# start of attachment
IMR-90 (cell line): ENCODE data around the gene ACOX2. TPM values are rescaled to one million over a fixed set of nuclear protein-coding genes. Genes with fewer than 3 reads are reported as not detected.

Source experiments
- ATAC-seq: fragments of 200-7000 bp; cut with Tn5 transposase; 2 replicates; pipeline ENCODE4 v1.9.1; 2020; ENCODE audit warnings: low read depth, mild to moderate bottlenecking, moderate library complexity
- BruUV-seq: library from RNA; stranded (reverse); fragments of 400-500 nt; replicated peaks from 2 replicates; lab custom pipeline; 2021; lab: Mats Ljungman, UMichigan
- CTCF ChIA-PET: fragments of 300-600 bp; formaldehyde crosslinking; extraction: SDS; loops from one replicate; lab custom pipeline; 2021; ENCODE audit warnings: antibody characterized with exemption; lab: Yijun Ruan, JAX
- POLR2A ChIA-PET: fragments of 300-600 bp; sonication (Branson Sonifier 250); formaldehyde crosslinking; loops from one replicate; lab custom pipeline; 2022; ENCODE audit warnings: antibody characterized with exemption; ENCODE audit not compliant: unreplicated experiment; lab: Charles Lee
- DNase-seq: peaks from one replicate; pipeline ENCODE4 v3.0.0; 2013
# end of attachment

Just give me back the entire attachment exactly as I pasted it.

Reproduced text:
IMR-90 (cell line): ENCODE data around the gene ACOX2. TPM values are rescaled to one million over a fixed set of nuclear protein-coding genes. Genes with fewer than 3 reads are reported as not detected.

Source experiments
- ATAC-seq: fragments of 200-7000 bp; cut with Tn5 transposase; 2 replicates; pipeline ENCODE4 v1.9.1; 2020; ENCODE audit warnings: low read depth, mild to moderate bottlenecking, moderate library complexity
- BruUV-seq: library from RNA; stranded (reverse); fragments of 400-500 nt; replicated peaks from 2 replicates; lab custom pipeline; 2021; lab: Mats Ljungman, UMichigan
- CTCF ChIA-PET: fragments of 300-600 bp; formaldehyde crosslinking; extraction: SDS; loops from one replicate; lab custom pipeline; 2021; ENCODE audit warnings: antibody characterized with exemption; lab: Yijun Ruan, JAX
- POLR2A ChIA-PET: fragments of 300-600 bp; sonication (Branson Sonifier 250); formaldehyde crosslinking; loops from one replicate; lab custom pipeline; 2022; ENCODE audit warnings: antibody characterized with exemption; ENCODE audit not compliant: unreplicated experiment; lab: Charles Lee
- DNase-seq: peaks from one replicate; pipeline ENCODE4 v3.0.0; 2013